The U.S. Producer Price Index for finished goods rose in May for the first time
in three months, the Bureau of Labor Statistics reported Friday.
Prices climbed 0.5 percent, due largely to rising prices for gasoline, after dropping 0.6 percent in March and 0.7 percent in April.
For finished energy items prices were up 1.3 percent in May after dropping 3.4 percent and 2.5 percent in March and April, respectively.
For finished food items, prices rose 0.6 percent after dropping 0.8 percent in the previous month.
Economists had expected the producer price index for all items would climb 0.1 percent.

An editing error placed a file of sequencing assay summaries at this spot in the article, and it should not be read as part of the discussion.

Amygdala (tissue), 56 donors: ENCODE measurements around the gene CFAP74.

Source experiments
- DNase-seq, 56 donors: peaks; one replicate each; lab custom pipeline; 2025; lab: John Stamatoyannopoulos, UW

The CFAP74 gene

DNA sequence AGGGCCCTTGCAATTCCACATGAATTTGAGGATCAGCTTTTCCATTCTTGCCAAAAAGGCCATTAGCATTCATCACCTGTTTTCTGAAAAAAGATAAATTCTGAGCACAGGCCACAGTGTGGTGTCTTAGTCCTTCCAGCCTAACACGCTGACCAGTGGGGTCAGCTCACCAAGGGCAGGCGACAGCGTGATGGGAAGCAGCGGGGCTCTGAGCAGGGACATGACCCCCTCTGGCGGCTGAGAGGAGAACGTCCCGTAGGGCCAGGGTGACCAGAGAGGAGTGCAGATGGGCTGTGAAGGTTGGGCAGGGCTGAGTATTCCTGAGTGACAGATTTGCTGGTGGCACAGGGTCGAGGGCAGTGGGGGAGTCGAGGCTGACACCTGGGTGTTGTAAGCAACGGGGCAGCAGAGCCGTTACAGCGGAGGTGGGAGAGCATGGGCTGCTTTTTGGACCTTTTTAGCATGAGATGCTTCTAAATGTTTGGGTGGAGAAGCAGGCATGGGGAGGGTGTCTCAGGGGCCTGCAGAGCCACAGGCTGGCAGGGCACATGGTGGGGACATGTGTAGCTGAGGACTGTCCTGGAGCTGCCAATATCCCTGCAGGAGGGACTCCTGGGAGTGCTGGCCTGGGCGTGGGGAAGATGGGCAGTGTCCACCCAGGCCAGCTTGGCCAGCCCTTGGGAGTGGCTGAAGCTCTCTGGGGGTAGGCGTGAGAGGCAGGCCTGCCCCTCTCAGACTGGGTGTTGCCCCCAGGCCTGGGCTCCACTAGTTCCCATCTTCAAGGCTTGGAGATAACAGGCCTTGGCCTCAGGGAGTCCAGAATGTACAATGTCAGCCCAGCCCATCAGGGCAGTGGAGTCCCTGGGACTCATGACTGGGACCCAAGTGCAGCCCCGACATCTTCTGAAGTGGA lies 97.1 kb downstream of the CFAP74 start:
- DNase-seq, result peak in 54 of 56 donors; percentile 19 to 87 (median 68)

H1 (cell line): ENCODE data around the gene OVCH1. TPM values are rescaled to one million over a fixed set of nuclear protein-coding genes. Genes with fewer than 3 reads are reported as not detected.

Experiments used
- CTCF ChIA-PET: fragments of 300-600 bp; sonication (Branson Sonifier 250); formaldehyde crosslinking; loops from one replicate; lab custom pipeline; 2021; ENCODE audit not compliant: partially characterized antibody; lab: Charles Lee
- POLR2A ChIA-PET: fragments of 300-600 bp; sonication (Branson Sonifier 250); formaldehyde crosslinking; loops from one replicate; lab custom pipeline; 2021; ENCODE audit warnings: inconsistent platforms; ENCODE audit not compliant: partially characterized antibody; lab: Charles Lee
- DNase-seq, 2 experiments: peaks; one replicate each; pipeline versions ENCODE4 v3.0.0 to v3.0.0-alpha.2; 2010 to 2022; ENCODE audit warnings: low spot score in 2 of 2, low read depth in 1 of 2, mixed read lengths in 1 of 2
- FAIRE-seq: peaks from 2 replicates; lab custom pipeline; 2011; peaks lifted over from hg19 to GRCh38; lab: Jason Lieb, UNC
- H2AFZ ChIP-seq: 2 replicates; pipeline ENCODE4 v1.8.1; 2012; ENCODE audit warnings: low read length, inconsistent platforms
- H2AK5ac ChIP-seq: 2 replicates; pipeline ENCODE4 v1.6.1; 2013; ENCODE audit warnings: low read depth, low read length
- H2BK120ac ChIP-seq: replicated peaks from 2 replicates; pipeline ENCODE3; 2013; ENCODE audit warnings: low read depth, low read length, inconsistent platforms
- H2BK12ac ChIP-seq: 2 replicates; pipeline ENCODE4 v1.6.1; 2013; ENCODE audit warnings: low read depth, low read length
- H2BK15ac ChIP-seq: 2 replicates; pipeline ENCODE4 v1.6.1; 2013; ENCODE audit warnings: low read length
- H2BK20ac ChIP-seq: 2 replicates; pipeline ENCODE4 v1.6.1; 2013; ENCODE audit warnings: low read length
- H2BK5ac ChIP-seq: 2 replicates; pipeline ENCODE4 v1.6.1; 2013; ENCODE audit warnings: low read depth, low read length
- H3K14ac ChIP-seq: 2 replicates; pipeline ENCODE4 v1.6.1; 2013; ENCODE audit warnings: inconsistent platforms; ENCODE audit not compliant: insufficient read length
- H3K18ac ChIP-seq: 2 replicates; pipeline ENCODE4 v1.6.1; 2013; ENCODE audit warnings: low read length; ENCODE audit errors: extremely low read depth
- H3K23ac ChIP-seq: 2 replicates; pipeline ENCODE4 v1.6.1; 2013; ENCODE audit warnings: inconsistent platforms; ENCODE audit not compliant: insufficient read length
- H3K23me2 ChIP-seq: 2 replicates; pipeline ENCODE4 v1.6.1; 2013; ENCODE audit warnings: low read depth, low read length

Core prices, which exclude food and energy, were higher, up 0.1 percent. For the past 12 months, core prices have gained in 10 months and broken even in two. In July 2012, core prices rose 0.5 percent. In no other month of the past year has the change exceeded 0.2 percent.
The average monthly gain in core prices over the year has been under 1.5 percent.
Prices producers received for intermediate goods dropped 0.2 percent from May 2012.
For crude goods, prices rose 7.6 from May 2012 on an unadjusted basis.
Most Popular Stories
- Rackspace Ends Talks About Possible Acquisition
- Mercedes Rolls Out S550 Plug-in Hybrid
- Plus-Size iPhones Live Up to The Hype
- FedEx Adding 50,000 Holiday Jobs
- Missouri GM Plant Adding 750 jobs
- Cool Features on Today's New iOS 8
- Toxic Algae Threatens Florida Fishing, Tourism
- Family Dollar Spurning Bid From Dollar General
- Kohl's Hiring 67,000 for the Holidays
- Poverty Rate Drops for First Time Since 2006